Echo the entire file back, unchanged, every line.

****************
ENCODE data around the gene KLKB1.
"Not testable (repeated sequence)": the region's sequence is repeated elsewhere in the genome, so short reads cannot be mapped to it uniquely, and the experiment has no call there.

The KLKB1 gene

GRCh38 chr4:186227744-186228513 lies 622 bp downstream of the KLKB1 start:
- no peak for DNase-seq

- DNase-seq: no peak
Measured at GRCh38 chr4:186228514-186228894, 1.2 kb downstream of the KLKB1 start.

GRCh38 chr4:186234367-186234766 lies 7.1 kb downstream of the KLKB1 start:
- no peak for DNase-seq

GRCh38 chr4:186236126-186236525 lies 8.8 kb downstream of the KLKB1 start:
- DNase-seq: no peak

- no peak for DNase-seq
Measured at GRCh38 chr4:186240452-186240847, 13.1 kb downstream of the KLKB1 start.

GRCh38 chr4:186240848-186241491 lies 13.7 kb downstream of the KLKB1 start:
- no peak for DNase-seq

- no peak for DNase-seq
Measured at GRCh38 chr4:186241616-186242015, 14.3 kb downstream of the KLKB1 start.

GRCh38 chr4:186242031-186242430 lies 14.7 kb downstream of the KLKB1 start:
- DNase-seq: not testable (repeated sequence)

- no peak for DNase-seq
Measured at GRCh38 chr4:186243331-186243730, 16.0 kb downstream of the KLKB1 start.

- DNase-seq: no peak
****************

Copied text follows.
ENCODE data around the gene KLKB1.
"Not testable (repeated sequence)": the region's sequence is repeated elsewhere in the genome, so short reads cannot be mapped to it uniquely, and the experiment has no call there.

The KLKB1 gene

GRCh38 chr4:186227744-186228513 lies 622 bp downstream of the KLKB1 start:
- no peak for DNase-seq

- DNase-seq: no peak
Measured at GRCh38 chr4:186228514-186228894, 1.2 kb downstream of the KLKB1 start.

GRCh38 chr4:186234367-186234766 lies 7.1 kb downstream of the KLKB1 start:
- no peak for DNase-seq

GRCh38 chr4:186236126-186236525 lies 8.8 kb downstream of the KLKB1 start:
- DNase-seq: no peak

- no peak for DNase-seq
Measured at GRCh38 chr4:186240452-186240847, 13.1 kb downstream of the KLKB1 start.

GRCh38 chr4:186240848-186241491 lies 13.7 kb downstream of the KLKB1 start:
- no peak for DNase-seq

- no peak for DNase-seq
Measured at GRCh38 chr4:186241616-186242015, 14.3 kb downstream of the KLKB1 start.

GRCh38 chr4:186242031-186242430 lies 14.7 kb downstream of the KLKB1 start:
- DNase-seq: not testable (repeated sequence)

- no peak for DNase-seq
Measured at GRCh38 chr4:186243331-186243730, 16.0 kb downstream of the KLKB1 start.

- DNase-seq: no peak